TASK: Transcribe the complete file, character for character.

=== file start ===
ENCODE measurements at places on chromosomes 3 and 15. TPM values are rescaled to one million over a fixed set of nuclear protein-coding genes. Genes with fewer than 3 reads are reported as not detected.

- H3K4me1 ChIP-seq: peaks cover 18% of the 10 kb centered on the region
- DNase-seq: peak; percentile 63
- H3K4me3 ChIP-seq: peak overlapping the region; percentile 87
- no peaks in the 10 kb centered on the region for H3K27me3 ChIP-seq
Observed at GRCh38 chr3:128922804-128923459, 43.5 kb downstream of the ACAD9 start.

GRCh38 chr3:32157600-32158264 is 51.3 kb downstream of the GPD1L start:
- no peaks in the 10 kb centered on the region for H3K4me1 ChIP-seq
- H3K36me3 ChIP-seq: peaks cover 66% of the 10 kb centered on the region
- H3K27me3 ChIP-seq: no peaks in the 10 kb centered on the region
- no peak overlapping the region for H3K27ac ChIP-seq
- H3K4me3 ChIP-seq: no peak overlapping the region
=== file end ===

ENCODE measurements at places on chromosomes 3 and 15. TPM values are rescaled to one million over a fixed set of nuclear protein-coding genes. Genes with fewer than 3 reads are reported as not detected.

- H3K4me1 ChIP-seq: peaks cover 18% of the 10 kb centered on the region
- DNase-seq: peak; percentile 63
- H3K4me3 ChIP-seq: peak overlapping the region; percentile 87
- no peaks in the 10 kb centered on the region for H3K27me3 ChIP-seq
Observed at GRCh38 chr3:128922804-128923459, 43.5 kb downstream of the ACAD9 start.

GRCh38 chr3:32157600-32158264 is 51.3 kb downstream of the GPD1L start:
- no peaks in the 10 kb centered on the region for H3K4me1 ChIP-seq
- H3K36me3 ChIP-seq: peaks cover 66% of the 10 kb centered on the region
- H3K27me3 ChIP-seq: no peaks in the 10 kb centered on the region
- no peak overlapping the region for H3K27ac ChIP-seq
- H3K4me3 ChIP-seq: no peak overlapping the region